urban airship#1 Urban Airship

One of the oldest and most popular push notification platforms is Urban Airship. Founded in 2009, it is usually the first place where app developers in need of mobile app optimization go. It has tens of thousands of apps using it, and offers various types of pushes, including pushing to a particular platform (iOS or Android) or specifically tagged devices (tagged beforehand).

Its biggest setback seems to be pricing – many users claim they’re significantly more expensive than the competition. The first million pushes each month are free, after that – every push costs $0.001 and every rich media push costs $0.0025.

pushwoosh#2 PushWoosh

Push Woosh is a close second, and a real contender to the number one spot. Its most popular features include the localization option, which allows devs to send push notifications in different languages with one click, based on the language settings each receiver has on its phone, as well as the rich free plan. The free account offers support for five apps and a million devices, that can get an unlimited amount of notifications. According to Folio3, PushWoosh has the cheapest premium plan of the bunch, starting at €39.95 per month ($49).

onesignal#3 OneSignal

OneSignal is a relatively young platform, which first appeared in the wild back in March 2013. Besides being able to send push notifications to mobile devices, it can also notify users on PCs through its Web Push API. It supports all the biggest / most important platforms out there, including iOS, Android, Windows Phone 8, Windows 8.1 (no word on Windows 10 just yet), Chrome Native and Web Push (Chrome, Safari, Firefox). It even supported the now discontinued Amazon Fire. Its biggest advantage is that it offers a free tier that can be used by anyone, from the tiniest to the largest firms. It features per-user localization, segmentation, A/B testing and real-time analytics, just to name a few features. Some people have said they had a few issues setting the platform up, but have praised the support team and said that once set up, works like a charm. OneSignal works well with SOOMLA – game developers can discover potential payers with the GROW Insights API, and segment those users in OneSignal to target them later. You can find more details in this code sample.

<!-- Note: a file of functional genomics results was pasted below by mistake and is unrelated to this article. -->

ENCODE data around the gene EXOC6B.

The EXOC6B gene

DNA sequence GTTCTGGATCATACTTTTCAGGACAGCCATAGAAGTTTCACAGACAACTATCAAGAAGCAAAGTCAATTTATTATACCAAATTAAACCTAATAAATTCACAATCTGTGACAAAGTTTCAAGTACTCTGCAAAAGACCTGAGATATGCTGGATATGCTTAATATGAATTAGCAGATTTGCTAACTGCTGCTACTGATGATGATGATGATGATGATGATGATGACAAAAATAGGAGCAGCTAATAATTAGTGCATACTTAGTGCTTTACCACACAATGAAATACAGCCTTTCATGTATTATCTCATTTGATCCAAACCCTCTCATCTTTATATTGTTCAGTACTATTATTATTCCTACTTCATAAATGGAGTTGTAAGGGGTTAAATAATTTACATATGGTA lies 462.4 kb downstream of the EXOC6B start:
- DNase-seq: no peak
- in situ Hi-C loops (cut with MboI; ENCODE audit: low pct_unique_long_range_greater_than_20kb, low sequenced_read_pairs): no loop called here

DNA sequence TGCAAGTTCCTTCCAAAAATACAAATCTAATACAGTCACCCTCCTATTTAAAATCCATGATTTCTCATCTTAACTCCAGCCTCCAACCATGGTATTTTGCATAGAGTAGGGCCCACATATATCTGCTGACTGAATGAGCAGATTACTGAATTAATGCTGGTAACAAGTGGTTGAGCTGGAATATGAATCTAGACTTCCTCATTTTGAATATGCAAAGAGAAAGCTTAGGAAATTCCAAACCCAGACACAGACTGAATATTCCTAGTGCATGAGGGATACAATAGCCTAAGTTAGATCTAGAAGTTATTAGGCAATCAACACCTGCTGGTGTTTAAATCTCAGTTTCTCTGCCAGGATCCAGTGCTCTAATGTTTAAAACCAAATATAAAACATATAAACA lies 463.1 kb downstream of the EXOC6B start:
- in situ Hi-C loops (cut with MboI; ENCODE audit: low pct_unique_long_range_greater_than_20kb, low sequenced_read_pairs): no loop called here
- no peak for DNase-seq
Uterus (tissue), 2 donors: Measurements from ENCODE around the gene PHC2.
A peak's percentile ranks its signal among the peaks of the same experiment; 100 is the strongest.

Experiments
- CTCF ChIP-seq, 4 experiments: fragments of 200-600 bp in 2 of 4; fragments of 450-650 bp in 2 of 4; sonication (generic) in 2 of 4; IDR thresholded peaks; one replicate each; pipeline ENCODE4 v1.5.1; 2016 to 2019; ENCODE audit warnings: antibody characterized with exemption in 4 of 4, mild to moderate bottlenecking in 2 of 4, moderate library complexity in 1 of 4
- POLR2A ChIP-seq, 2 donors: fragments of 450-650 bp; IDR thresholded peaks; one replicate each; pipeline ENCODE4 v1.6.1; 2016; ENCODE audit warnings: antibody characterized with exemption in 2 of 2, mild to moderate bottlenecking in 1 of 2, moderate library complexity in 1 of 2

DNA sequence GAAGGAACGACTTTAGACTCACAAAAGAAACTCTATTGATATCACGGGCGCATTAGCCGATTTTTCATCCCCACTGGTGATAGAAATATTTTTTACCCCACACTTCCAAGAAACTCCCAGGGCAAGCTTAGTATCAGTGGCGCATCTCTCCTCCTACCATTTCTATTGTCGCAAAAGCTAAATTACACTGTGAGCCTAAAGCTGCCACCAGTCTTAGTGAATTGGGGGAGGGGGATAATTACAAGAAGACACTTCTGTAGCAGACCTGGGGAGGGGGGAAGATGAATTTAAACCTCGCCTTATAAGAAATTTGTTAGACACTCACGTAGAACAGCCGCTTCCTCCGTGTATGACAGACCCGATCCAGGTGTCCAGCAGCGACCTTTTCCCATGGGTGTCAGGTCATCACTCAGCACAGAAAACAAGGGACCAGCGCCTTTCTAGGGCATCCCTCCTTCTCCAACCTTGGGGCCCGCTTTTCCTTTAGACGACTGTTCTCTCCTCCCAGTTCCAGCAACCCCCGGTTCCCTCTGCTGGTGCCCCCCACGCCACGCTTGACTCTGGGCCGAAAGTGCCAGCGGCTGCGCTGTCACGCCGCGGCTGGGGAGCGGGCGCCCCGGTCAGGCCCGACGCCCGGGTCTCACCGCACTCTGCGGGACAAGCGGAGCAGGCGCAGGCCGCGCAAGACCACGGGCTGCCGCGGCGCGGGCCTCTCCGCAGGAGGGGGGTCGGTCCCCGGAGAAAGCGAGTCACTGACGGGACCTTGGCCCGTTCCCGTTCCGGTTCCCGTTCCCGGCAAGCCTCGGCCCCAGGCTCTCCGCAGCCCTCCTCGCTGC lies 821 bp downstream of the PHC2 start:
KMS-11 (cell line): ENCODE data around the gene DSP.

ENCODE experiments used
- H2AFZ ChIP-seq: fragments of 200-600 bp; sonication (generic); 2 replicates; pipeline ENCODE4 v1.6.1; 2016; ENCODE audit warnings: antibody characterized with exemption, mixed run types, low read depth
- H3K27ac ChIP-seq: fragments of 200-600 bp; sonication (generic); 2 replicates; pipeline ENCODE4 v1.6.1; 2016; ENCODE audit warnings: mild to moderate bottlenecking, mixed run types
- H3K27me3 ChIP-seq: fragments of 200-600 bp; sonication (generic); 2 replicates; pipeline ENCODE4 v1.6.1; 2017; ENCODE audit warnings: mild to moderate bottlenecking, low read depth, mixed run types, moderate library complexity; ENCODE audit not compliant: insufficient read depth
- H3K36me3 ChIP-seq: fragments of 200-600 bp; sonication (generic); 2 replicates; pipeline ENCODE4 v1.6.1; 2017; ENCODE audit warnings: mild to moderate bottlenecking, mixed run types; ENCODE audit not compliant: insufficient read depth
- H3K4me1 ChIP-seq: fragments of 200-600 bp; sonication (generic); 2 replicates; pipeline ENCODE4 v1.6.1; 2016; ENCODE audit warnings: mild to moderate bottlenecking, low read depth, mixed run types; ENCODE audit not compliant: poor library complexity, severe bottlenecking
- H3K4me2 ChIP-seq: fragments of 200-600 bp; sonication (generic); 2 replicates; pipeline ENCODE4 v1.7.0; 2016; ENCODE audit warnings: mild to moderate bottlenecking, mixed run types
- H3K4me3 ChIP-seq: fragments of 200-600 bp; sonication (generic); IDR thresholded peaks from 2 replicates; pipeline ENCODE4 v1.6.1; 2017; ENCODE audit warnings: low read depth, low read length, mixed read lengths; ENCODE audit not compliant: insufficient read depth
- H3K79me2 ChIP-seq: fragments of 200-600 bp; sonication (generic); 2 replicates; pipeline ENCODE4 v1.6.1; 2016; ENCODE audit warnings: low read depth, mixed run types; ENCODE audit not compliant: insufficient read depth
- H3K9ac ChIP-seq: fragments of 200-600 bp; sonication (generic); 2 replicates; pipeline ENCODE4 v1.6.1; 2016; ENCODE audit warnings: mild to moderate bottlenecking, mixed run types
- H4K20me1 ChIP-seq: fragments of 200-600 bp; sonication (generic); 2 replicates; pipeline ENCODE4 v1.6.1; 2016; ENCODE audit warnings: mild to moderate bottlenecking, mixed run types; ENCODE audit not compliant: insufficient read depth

carnival#4 Carnival.io

Founded in 2008 and headquartered in New York, Carnival is considered to be one of the most balanced mobile marketing platforms – one which dances perfectly between the needs of developers making the apps, and marketers, actually using both the app and the service. It doesn’t have a price list on its website, so you’ll need to drop them a line if you’re interested, but it seems as they don’t offer a free plan. On the other hand, some developers that have tried the platform say their basic plan starts at $250/month, which breaks down to some $0.007 – $0.01 per monthly active users, which is a pretty solid deal. Its key selling point seems to be good integration with big analytics providers which allows you to submit your events into platforms like Localytics or Mixpanel.

streethawk#5 StreetHawk

StreetHawk is having a hard time floating on top of search engine results as the American TV series of the same name keeps popping up. It’s selling itself as a complete mobile engagement platform which can help you increase the lifetime value of your users. It offers some nifty and rich actions without programming requirements, including rich media push notifications, advanced analytics, geofences and iBeacons. It offers three pricing plans, ‘Start’, ‘Engage’ and ‘Predict’, where Start is free for up to 10,000 users. The platform also offers free trial for the other two plans, but if you want exact prices, you’ll have to send them a nudge. Here’s where its downside also seems to be hiding, as some developers have called StreetHawk’s pricing plans “one of the more complicated plan structures out there”.

pushIO#6 Push.io